US Attorney Announces Cyber-Disinformation Campaigns By Iranian Nationals Over 2020 Election

Conspirators Crafted Unique Messaging Themes For Each Side of the U.S. Political Spectrum to Capitalize on the Perceived Fears of the Targeted Audiences

            Damian Williams, the United States Attorney for the Southern District of New York, and Bryan Vorndran, the Assistant Director of the Federal Bureau of Investigation’s Cyber Division (“FBI”), and Matthew G. Olsen, Assistant Attorney General for National Security, announced today the unsealing of an indictment charging Iranian citizens and residents Seyyed Mohammad Hosein and MUSA KAZEMI (سید محمد حسین موسی کاظمی), a/k/a “Mohammad Hosein Musa Kazem,” a/k/a “Hosein Zamani,” and SAJJAD KASHIAN (سجاد کاشیان), a/k/a “Kiarash Nabavi,”for their involvement in a cyber-enabled campaign to intimidate and influence American voters, and otherwise undermine voter confidence and sow discord, in connection with the 2020 U.S. Presidential election.  As part of this campaign, the conspirators obtained confidential United States voter information from at least one state election website, sent threatening email messages to intimidate voters, created and disseminated a video containing disinformation pertaining to purported but non-existent voting vulnerabilities, attempted to access, without authorization, several states’ voting-related websites, and successfully gained unauthorized access to a U.S. media company’s computer network that, if not for successful FBI and victim company efforts to mitigate, would have provided the conspirators another vehicle for further disseminating false claims after the election.  The case has been assigned to U.S. District Judge Victor Marrero.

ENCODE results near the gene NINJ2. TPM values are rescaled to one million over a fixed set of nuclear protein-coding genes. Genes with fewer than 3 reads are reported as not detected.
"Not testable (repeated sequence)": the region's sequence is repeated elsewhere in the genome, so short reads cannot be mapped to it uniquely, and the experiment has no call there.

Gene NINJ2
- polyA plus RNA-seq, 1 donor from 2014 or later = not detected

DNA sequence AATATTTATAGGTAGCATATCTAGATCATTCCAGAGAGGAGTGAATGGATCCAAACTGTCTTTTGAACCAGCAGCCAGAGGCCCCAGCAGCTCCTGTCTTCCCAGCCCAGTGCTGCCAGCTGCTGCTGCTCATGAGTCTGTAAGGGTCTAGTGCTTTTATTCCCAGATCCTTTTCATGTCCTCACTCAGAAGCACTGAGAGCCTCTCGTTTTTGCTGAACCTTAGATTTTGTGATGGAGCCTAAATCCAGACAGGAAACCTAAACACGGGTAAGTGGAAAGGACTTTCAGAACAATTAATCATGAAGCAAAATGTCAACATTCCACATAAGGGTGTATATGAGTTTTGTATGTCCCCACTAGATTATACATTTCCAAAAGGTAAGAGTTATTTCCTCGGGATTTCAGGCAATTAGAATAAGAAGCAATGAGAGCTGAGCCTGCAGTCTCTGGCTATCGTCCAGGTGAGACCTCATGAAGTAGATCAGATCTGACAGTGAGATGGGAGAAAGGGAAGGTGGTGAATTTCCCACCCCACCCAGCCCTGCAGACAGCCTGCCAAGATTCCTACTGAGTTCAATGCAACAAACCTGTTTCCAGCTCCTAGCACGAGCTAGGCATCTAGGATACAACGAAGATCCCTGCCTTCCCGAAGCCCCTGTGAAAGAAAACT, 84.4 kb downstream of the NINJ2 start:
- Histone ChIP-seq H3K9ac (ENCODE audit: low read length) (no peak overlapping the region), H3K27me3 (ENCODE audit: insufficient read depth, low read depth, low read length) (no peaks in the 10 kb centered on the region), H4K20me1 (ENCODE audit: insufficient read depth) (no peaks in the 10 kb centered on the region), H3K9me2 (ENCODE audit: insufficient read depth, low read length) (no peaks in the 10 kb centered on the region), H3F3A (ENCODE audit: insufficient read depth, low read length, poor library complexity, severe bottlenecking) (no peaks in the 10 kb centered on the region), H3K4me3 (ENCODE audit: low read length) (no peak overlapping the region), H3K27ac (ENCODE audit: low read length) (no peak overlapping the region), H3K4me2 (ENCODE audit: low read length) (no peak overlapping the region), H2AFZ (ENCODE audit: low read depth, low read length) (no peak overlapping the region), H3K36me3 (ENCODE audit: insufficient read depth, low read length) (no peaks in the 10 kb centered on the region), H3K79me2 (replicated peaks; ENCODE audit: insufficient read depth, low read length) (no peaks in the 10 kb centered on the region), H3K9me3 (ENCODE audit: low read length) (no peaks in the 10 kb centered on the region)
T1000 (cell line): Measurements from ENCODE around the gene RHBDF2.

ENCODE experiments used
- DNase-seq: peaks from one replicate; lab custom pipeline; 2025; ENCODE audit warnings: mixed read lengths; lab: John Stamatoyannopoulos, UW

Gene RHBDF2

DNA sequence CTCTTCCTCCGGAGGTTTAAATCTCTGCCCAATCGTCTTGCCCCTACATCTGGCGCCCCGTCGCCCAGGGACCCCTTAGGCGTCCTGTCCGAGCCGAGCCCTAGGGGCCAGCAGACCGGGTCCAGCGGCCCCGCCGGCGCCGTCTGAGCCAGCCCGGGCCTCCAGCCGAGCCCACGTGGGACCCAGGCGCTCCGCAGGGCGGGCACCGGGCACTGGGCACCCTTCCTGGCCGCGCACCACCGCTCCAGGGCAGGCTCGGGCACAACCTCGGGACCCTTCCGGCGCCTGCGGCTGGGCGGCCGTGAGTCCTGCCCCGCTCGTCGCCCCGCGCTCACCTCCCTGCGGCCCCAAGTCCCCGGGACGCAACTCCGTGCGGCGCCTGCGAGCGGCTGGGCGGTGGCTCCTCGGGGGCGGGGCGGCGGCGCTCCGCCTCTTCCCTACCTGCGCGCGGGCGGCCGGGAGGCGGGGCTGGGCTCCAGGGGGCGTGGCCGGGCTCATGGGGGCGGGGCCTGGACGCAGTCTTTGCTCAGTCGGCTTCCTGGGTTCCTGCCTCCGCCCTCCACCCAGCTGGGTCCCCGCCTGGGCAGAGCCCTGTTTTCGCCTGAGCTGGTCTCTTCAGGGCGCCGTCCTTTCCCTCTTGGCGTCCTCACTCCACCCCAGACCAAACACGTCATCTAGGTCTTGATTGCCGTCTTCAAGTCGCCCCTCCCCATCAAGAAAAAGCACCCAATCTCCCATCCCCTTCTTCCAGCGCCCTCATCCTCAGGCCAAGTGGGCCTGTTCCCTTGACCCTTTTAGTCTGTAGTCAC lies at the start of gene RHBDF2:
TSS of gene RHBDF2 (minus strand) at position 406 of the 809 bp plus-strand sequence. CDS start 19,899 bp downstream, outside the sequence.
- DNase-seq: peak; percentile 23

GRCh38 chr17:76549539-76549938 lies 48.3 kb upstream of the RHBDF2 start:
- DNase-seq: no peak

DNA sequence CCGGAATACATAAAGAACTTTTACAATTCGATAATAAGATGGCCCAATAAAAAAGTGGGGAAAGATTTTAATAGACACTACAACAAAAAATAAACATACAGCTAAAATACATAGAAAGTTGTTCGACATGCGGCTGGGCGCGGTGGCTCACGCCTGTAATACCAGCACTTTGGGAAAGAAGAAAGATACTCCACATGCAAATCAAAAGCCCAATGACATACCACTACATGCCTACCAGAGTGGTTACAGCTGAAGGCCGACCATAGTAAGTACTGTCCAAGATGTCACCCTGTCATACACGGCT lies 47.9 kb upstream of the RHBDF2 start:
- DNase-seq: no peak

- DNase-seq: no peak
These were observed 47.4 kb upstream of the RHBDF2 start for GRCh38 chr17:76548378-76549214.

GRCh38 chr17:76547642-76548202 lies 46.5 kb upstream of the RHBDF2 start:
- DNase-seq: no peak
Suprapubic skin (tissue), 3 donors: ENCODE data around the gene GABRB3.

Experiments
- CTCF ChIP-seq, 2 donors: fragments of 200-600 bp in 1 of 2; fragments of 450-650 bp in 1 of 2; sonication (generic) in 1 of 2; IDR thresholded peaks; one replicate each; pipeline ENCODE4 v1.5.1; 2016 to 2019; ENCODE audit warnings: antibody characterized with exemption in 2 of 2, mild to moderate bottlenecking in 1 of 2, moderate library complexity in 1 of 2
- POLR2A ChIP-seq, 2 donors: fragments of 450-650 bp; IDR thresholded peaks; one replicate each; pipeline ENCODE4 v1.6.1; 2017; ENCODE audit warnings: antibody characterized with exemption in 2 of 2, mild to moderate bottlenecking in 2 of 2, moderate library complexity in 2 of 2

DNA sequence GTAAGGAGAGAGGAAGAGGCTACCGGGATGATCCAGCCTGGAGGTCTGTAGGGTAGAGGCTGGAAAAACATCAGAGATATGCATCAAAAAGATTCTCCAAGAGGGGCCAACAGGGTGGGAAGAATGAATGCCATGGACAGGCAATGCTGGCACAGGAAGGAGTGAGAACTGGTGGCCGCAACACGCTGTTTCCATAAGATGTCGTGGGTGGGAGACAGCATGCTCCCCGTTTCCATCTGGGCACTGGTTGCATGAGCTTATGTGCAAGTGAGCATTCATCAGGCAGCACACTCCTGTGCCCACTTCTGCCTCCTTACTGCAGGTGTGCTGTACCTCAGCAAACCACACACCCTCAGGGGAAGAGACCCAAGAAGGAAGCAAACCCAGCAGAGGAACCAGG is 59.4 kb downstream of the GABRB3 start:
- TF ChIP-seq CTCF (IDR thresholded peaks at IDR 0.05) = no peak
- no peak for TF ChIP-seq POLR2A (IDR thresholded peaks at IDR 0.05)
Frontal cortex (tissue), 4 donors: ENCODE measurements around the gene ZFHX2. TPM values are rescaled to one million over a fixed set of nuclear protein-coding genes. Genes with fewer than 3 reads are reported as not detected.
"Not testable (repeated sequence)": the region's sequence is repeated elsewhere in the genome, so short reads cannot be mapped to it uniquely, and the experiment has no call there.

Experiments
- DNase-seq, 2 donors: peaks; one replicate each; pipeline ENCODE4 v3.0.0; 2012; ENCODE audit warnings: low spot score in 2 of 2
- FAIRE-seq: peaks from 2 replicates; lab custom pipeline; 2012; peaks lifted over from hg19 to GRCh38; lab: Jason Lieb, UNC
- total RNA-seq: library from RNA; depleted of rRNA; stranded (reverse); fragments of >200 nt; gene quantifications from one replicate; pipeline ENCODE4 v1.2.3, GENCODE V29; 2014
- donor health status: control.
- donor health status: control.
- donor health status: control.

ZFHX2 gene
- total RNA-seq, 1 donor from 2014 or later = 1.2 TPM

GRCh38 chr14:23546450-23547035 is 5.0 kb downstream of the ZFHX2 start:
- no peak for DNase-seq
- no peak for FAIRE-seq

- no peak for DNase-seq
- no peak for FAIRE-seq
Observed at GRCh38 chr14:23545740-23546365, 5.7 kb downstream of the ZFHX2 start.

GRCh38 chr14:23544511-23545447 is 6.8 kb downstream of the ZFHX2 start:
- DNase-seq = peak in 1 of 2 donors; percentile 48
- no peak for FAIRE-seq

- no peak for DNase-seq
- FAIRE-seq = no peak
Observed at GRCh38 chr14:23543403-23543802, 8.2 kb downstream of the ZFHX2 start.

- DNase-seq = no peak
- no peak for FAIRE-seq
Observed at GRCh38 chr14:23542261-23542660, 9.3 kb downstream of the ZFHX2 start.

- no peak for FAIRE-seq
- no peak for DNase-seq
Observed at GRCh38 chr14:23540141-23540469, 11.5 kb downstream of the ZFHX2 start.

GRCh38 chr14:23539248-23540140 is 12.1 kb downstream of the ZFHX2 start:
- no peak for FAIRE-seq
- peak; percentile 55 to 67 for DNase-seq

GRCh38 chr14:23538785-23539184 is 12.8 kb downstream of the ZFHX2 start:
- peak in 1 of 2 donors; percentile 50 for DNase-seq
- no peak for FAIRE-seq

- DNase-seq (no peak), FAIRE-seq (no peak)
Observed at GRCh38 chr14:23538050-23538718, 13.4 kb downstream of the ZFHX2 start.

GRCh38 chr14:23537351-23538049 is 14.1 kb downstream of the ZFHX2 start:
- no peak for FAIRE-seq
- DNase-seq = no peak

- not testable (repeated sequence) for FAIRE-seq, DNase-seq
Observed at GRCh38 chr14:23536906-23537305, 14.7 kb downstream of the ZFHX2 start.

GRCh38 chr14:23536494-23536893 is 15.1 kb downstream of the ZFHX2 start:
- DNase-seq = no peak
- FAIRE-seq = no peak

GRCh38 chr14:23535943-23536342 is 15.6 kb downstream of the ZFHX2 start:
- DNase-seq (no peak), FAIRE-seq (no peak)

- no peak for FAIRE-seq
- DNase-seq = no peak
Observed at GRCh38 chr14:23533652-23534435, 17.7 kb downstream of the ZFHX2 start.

U.S. Attorney Damian Williams said:  “As alleged, Kazemi and Kashian were part of a coordinated conspiracy in which Iranian hackers sought to undermine faith and confidence in the U.S. Presidential elections.  Working with others, Kazemi and Kashian accessed voter information from at least one state’s voter database, threatened U.S. voters via email, and even disseminated a fictitious video that purported to depict actors fabricating overseas ballots.  The United States will never tolerate any foreign actors’ attempts to undermine our free and democratic elections.  As a result of the charges unsealed today, and the concurrent efforts of our U.S. government partners, Kazemi and Kashian will forever look over their shoulders as we strive to bring them to justice.”

Assistant Director of the FBI’s Cyber Division Bryan Vorndran.said:  “The FBI remains committed to countering malicious cyber activity targeting our democratic process. Working rapidly with our private sector and U.S. government partners and ahead of the election, we were able to disrupt and mitigate this malicious activity – and then to enable today’s joint, sequenced operations against the adversary. Today’s announcement shows what we can accomplish as a community and a country when we work together, and the FBI will continue to do its part to keep our democracy safe.”